Tuesday, May 22, 2012

The Best Laid Plans, Part I

Several weeks ago I was contacted by a United States citizen, Lucy, whose fiancé, Samuel, a native of Chile, had been arrested on a charge of Assault on a Police Officer, and who had an ICE detainer. Turns out he had been brought into the country many years ago as a young teenager, on a tourist visa, and had overstayed.

We discussed what could be done to solve his problems, and step one involved getting the couple married. Not a problem, I’ve done that before. In fact, in this case it was even easier than the previous case I have written about, because our local jail is willing to have marriages done without going the “guerilla” route. With a judge’s order in hand, the happy couple was soon wed, and once again a client had avoided the problems of a marriage in proceedings.

So, now I had a client who was the immediate relative of a United States citizen and who was eligible to adjust his status as a result of his lawful entry. Lucy and I quickly assembled an I-130 petition and got it filed. Progress is being made, and we are moving along nicely.

The next hurdle was the criminal charge, which was one that the immigration authorities view harshly, and which could hurt his chances of being granted a discretionary adjustment of status before the immigration judge, and would cause problems when seeking a bond from ICE. I contacted the police officer involved, and explained the potentially devastating consequences to Samuel and his wife. After we discussed the circumstances of the arrest, the officer told me that he would be happy to see the charge dismissed because he thought Samuel was just drunk and didn’t really intend to assault him. In fact, he said he would write a letter to that effect if needed. The District Attorney agreed to reduce the charge to one of drunk and disorderly, and Samuel was on his way to ICE custody.

Within a day, ICE agreed to set a bond for Samuel, and we wouldn’t have to worry about him getting shipped to Georgia, or having to file for a bond hearing in immigration court. We continue to move along nicely.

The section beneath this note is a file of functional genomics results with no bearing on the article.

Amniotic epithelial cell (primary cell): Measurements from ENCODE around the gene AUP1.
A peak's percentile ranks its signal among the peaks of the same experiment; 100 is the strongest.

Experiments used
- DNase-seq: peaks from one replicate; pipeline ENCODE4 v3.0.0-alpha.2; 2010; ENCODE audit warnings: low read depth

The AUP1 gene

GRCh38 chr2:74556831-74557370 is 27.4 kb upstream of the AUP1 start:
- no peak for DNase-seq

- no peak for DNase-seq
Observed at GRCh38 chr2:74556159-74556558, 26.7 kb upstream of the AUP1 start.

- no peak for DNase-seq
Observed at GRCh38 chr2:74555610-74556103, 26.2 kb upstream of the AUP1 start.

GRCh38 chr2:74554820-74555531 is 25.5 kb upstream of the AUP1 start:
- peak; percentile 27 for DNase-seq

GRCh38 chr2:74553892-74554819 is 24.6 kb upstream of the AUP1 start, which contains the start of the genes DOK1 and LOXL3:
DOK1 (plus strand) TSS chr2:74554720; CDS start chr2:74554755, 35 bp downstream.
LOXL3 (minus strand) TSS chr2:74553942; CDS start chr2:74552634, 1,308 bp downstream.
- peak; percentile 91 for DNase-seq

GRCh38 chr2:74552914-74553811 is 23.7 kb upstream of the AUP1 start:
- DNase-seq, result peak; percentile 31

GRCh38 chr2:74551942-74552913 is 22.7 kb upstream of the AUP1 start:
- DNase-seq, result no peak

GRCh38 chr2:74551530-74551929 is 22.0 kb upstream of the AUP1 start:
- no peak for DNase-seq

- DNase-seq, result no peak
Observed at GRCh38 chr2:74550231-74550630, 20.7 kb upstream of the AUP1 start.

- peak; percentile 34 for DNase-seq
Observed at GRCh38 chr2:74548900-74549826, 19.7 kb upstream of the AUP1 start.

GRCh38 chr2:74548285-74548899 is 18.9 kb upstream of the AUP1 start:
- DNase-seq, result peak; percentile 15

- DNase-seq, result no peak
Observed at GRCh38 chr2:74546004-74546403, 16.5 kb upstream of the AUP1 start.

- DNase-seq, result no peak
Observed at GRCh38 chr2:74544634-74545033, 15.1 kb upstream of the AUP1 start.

Yesterday, I heard that Lucy had posted the bond. Samuel was out and home. Things are looking good, and we schedule a meeting to go over the next steps: adjustment of status before the immigration judge or, if we were lucky, the government might even agree to administratively close proceedings.

Midway through this afternoon, I got a frantic text from Lucy to say Samuel had just been arrested at the DMV. It turns out he had tried to get a drivers license by presenting a fake ID. Needless to say, he is back in the jail and ICE plans on detaining him again. I wonder to myself, “What was he thinking?” Followed by, “What on earth can I say to ICE to get them to let him bond out again?”

…..to be continued. Stay tuned.

Wednesday, February 29, 2012

The Lamp Beside the Golden Door: Why So Much Vitriol Toward "Illegals"?

Please visit Laura Danielson's new blog inspired by outrage and fueled by empathy and admiration for the many immigrants she's had the privilege to work with:
The Lamp Beside the Golden Door: Why So Much Vitriol Toward "Illegals"?: "Those of us who work in the trenches know that immigration law is so nuanced and difficult that it is often only a combination of timing, luck and good counsel that lands people in the camp that holds their green cards, as many of our stories explain. A more detailed, excellent description of the complex legal twists and turns that one can face is found in immigration lawyer Helen Parsonage's recent post about a man on the brink of deportation who was granted permanent residence only after an uphill and arduous battle. The real reason we have so many undocumented people in the U.S. is because we do not have a workable immigration system. Quite simply, there is no easy and correct way for most people to acquire U.S. residency and there is absolutely no line that the vast majority of our necessary skilled and unskilled labor force can stand and wait in until they become legal."

Friday, February 24, 2012

Guillermo's Crazy Notice to Appear

This is an extract of the initial Notice to Appear issued to Guillermo. My favorite part is the bit where it says he was admitted to the United States as an EWI.